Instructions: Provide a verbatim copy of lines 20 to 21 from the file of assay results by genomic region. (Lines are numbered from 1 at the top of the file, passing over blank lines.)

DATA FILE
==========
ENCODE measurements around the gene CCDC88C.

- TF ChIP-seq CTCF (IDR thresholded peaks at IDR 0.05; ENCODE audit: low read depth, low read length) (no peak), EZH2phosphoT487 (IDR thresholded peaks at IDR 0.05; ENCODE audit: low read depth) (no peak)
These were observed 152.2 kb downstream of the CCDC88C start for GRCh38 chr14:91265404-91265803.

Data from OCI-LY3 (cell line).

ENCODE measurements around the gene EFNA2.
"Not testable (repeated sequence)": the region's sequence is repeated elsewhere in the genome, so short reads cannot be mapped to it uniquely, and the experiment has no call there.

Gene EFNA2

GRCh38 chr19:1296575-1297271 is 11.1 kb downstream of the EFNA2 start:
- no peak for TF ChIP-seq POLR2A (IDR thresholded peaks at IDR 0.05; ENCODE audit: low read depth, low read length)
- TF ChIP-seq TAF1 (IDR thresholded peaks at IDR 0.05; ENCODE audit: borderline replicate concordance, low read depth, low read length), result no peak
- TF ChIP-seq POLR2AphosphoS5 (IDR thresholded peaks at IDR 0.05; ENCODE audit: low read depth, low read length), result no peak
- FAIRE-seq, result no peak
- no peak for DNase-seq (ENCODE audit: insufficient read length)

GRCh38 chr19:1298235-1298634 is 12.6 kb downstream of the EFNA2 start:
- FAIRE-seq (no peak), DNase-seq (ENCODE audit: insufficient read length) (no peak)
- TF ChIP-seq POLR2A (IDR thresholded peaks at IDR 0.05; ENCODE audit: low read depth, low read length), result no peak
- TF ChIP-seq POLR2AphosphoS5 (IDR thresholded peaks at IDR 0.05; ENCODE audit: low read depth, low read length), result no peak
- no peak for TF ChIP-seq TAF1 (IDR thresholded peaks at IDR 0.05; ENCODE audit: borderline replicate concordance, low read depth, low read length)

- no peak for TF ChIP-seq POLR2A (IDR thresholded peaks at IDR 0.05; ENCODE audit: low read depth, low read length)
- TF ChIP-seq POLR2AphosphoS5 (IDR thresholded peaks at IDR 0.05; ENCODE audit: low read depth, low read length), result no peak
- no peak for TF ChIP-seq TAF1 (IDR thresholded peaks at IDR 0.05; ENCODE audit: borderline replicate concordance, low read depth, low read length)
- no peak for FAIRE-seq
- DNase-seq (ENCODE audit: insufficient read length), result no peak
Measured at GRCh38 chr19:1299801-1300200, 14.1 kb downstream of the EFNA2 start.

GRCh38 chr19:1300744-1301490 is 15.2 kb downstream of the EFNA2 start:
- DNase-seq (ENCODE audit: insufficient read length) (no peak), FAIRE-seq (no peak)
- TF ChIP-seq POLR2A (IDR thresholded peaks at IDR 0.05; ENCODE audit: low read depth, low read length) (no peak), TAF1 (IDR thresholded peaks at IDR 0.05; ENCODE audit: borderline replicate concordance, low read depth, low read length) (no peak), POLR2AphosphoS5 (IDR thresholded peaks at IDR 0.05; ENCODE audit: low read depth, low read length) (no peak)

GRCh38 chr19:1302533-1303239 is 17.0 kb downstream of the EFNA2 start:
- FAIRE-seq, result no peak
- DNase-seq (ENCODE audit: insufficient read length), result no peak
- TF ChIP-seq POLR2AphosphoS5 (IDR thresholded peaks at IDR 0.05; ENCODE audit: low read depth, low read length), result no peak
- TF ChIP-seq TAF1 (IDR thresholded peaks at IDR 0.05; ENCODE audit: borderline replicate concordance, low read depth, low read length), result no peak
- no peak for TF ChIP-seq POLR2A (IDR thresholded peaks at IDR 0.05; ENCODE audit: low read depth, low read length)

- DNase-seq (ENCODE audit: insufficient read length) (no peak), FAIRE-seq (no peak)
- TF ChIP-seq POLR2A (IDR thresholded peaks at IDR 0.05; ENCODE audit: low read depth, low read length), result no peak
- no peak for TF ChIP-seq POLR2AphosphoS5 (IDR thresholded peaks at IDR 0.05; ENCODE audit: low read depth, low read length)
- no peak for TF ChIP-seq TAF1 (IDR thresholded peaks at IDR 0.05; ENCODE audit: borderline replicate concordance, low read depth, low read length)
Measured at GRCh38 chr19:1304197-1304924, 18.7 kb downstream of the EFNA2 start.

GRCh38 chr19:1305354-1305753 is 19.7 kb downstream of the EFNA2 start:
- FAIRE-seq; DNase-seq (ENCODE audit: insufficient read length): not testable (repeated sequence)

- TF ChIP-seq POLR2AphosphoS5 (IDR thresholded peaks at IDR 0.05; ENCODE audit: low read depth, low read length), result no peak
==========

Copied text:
- TF ChIP-seq POLR2AphosphoS5 (IDR thresholded peaks at IDR 0.05; ENCODE audit: low read depth, low read length), result no peak
- no peak for TF ChIP-seq TAF1 (IDR thresholded peaks at IDR 0.05; ENCODE audit: borderline replicate concordance, low read depth, low read length)